The National Treasury has provided deadline extensions for public comment on three discussion documents that were published on December 15.
Owing to the comment period falling partially over the holiday period when many businesses were closed and, consequently, with numerous requests for extension being received, the deadline for public comments was extended from January 25 to February 7.
The first of the three documents referred to was: “What is the Most Appropriate Tax Regime for the Oil and Gas Industry? Tax Policy Discussion Paper for Public Comment”.
This document aimed to evaluate whether the tax regime for the upstream petroleum industry, within the wider fiscal policy context, was suitably designed to create a balance between attracting investment and generating an appropriate level of government revenue, while simultaneously enabling South Africa to achieve its commitments in respect of climate change.
The paper reviewed the tax treatment of oil and gas activities as first announced in the 2019 Budget Review.
The paper followed the tabling of the Upstream Petroleum Resources Development (UPRD) Bill in Parliament on July 1, 2021, by Mineral Resources and Energy Minister Gwede Mantashe. It provided an update on government’s thinking regarding the tax regime for oil and gas – relative to 2006 when it was first introduced into the Income Tax Act, and before the adoption of climate change policies.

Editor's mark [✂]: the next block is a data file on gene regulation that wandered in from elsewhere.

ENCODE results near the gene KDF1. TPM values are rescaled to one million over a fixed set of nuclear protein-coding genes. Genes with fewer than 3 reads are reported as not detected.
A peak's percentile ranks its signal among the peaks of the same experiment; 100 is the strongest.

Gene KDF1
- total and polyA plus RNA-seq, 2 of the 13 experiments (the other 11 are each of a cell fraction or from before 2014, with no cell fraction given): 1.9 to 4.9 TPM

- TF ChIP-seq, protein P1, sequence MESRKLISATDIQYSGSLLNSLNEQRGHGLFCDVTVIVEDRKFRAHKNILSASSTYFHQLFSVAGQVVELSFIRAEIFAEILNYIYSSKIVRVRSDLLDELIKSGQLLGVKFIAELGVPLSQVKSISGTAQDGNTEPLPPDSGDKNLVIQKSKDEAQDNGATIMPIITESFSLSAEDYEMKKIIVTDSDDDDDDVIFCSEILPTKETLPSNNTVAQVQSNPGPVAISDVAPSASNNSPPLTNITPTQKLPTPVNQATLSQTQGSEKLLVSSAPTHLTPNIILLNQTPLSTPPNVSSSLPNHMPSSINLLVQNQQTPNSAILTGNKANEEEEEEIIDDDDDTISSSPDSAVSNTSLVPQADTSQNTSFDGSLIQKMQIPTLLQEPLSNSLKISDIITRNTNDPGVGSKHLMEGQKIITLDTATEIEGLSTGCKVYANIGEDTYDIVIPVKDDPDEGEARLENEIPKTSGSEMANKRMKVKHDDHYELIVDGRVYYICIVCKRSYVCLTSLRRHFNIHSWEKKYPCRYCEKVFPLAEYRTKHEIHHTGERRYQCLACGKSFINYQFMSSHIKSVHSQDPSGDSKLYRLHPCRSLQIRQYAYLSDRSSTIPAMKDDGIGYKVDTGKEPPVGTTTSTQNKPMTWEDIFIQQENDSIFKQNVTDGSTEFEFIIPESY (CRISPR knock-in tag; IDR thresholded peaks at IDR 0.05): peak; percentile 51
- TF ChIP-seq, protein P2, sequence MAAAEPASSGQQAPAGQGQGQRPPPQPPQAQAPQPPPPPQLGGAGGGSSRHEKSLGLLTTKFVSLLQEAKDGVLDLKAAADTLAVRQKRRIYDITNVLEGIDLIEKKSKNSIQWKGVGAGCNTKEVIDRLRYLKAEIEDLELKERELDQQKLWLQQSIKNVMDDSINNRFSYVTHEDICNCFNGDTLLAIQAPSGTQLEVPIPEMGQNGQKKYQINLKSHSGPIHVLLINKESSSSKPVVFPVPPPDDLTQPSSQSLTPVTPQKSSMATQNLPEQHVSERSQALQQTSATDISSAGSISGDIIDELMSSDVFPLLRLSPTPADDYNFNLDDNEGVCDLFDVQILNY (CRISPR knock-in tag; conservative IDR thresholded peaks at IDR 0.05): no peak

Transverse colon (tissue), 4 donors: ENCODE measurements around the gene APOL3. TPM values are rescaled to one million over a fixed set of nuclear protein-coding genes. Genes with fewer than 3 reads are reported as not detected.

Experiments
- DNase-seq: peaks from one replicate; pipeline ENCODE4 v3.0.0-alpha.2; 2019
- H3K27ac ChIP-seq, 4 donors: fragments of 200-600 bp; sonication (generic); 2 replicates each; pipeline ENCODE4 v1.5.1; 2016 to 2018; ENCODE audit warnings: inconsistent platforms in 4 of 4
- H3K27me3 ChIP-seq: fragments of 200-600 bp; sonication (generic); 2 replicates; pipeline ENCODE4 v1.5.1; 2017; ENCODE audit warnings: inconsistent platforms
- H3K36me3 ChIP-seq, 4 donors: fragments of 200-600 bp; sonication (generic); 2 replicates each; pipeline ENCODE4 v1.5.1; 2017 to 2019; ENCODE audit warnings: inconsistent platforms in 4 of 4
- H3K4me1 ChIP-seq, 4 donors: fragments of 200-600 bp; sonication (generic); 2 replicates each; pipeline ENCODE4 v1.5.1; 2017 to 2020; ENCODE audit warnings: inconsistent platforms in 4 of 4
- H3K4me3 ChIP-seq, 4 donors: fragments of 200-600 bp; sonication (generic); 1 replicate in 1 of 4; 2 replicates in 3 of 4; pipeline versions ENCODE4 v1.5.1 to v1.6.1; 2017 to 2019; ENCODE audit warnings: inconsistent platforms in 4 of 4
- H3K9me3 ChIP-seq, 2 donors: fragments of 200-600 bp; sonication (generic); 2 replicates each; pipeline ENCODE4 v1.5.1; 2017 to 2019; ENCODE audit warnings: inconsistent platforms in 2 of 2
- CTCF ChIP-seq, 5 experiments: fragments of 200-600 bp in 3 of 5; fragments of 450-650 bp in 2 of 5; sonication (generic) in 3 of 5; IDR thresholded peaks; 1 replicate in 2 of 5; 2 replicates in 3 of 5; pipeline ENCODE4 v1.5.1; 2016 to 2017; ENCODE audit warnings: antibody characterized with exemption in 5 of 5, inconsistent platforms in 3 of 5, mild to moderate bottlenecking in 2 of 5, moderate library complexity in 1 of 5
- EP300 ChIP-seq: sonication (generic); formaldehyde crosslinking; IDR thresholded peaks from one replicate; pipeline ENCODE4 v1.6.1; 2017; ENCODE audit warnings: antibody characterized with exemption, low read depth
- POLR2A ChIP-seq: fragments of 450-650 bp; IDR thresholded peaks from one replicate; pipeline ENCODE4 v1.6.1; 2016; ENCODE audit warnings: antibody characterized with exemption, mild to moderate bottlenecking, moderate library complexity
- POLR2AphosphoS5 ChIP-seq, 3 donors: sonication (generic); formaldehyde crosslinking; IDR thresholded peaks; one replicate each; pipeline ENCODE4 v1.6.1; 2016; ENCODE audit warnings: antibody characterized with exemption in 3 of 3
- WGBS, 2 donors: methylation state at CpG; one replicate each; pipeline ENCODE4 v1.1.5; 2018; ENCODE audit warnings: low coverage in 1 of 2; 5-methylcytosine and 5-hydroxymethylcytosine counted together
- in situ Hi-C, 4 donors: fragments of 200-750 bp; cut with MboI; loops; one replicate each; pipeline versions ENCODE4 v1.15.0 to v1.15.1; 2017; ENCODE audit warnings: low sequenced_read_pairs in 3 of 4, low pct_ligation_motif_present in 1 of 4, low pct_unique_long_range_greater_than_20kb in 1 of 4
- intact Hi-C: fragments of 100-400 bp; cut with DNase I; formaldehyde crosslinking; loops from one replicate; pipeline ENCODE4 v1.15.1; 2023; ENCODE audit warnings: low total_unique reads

The second document to receive an extension for comment was titled: “Reviewing the Design, Implementation and Impact of South Africa’s Research and Development Tax Incentive”.
This document sought to revisit the tax incentive implemented by government to encourage private sector companies to invest in scientific or technological research and development (R&D) in South Africa. This incentive was implemented under Section 11D of the Income Tax Act and has evolved since its introduction in 2006.
The incentive provided government support for business sector R&D and aimed to significantly reduce the cost of R&D for private sector companies.
The incentive, however, has a sunset date set for September 30, 2022.
To ensure policy certainty, government published the document with an aim to indicate in advance of the deadline whether the incentive will proceed and, if so, in what form.
The third and final document to receive an extension of the deadline for comment was titled: “Taxation of Electronic Nicotine and Non-Nicotine Delivery Systems – Discussion Paper”.
In this document, government aimed to define an appropriate taxation policy for what is commonly referred to as vaping products. These products are battery-powered devices that do not burn or use tobacco leaves but instead vaporise e-liquid solutions to create an aerosol, which the user then inhales. Innovations surrounding these products and their use are ongoing.
In the document, government proposes that a specific excise tax on these products would be appropriate.